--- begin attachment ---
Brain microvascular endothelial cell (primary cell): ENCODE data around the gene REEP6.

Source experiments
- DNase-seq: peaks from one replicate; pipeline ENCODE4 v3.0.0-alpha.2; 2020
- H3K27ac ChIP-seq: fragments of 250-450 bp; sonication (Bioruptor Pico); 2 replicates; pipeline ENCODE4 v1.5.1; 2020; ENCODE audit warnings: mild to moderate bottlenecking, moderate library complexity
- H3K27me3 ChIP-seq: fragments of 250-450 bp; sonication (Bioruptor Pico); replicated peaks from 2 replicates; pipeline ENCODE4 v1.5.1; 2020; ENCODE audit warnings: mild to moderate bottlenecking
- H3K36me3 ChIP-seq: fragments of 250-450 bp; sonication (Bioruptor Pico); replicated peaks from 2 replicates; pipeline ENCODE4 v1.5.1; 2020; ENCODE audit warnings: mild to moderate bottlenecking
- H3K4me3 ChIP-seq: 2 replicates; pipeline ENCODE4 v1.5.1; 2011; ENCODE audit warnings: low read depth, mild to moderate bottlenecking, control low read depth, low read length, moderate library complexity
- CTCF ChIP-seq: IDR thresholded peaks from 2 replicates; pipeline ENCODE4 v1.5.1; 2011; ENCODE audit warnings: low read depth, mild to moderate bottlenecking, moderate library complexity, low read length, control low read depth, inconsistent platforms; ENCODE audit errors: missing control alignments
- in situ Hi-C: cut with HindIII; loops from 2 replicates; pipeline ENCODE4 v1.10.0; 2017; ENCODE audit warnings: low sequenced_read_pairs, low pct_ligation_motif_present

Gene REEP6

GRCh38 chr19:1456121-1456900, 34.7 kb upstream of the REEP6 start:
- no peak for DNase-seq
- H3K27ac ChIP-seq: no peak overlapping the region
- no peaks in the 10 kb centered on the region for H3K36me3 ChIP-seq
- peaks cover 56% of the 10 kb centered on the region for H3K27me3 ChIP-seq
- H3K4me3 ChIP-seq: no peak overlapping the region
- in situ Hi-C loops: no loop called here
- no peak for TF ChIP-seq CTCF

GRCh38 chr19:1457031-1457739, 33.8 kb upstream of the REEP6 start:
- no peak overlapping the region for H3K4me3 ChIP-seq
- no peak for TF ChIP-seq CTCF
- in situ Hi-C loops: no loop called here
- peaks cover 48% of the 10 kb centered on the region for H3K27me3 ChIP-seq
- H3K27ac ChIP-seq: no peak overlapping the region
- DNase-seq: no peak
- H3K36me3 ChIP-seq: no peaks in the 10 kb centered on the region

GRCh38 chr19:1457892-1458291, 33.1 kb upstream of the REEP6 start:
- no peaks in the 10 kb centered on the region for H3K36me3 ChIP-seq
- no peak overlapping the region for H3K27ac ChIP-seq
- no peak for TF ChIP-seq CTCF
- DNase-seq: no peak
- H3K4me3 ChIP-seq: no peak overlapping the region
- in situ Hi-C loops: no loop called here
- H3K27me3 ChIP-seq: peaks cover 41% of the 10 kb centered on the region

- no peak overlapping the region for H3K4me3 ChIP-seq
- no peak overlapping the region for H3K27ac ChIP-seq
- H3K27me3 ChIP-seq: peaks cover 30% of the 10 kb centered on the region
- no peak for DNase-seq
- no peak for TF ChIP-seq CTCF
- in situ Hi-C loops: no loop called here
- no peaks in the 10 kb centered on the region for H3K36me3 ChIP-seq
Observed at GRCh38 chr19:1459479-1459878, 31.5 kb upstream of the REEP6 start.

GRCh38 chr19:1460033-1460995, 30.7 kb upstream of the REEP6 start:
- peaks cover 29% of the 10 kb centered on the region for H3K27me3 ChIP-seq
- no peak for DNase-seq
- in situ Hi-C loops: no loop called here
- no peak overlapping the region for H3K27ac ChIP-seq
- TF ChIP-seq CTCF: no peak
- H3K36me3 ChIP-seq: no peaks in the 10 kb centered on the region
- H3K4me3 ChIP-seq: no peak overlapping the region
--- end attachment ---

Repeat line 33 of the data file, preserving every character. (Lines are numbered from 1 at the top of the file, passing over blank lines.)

- in situ Hi-C loops: no loop called here